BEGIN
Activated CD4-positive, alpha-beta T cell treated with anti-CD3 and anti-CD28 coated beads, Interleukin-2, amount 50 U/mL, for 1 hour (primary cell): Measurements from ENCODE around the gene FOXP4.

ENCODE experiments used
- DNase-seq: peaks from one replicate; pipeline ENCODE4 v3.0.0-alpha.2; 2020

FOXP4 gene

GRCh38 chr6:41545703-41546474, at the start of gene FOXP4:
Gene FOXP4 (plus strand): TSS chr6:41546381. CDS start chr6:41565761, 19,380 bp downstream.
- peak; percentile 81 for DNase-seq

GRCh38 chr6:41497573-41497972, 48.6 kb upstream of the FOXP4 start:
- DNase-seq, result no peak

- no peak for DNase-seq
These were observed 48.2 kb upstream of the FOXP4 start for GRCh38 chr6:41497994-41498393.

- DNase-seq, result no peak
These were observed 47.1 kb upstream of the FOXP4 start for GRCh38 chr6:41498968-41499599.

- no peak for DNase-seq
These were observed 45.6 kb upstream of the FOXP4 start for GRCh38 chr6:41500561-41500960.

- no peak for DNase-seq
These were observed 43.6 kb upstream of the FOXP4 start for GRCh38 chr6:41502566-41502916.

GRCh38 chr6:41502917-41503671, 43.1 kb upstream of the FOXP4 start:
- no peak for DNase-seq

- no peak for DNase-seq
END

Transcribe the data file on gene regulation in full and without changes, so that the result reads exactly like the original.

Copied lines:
Activated CD4-positive, alpha-beta T cell treated with anti-CD3 and anti-CD28 coated beads, Interleukin-2, amount 50 U/mL, for 1 hour (primary cell): Measurements from ENCODE around the gene FOXP4.

ENCODE experiments used
- DNase-seq: peaks from one replicate; pipeline ENCODE4 v3.0.0-alpha.2; 2020

FOXP4 gene

GRCh38 chr6:41545703-41546474, at the start of gene FOXP4:
Gene FOXP4 (plus strand): TSS chr6:41546381. CDS start chr6:41565761, 19,380 bp downstream.
- peak; percentile 81 for DNase-seq

GRCh38 chr6:41497573-41497972, 48.6 kb upstream of the FOXP4 start:
- DNase-seq, result no peak

- no peak for DNase-seq
These were observed 48.2 kb upstream of the FOXP4 start for GRCh38 chr6:41497994-41498393.

- DNase-seq, result no peak
These were observed 47.1 kb upstream of the FOXP4 start for GRCh38 chr6:41498968-41499599.

- no peak for DNase-seq
These were observed 45.6 kb upstream of the FOXP4 start for GRCh38 chr6:41500561-41500960.

- no peak for DNase-seq
These were observed 43.6 kb upstream of the FOXP4 start for GRCh38 chr6:41502566-41502916.

GRCh38 chr6:41502917-41503671, 43.1 kb upstream of the FOXP4 start:
- no peak for DNase-seq

- no peak for DNase-seq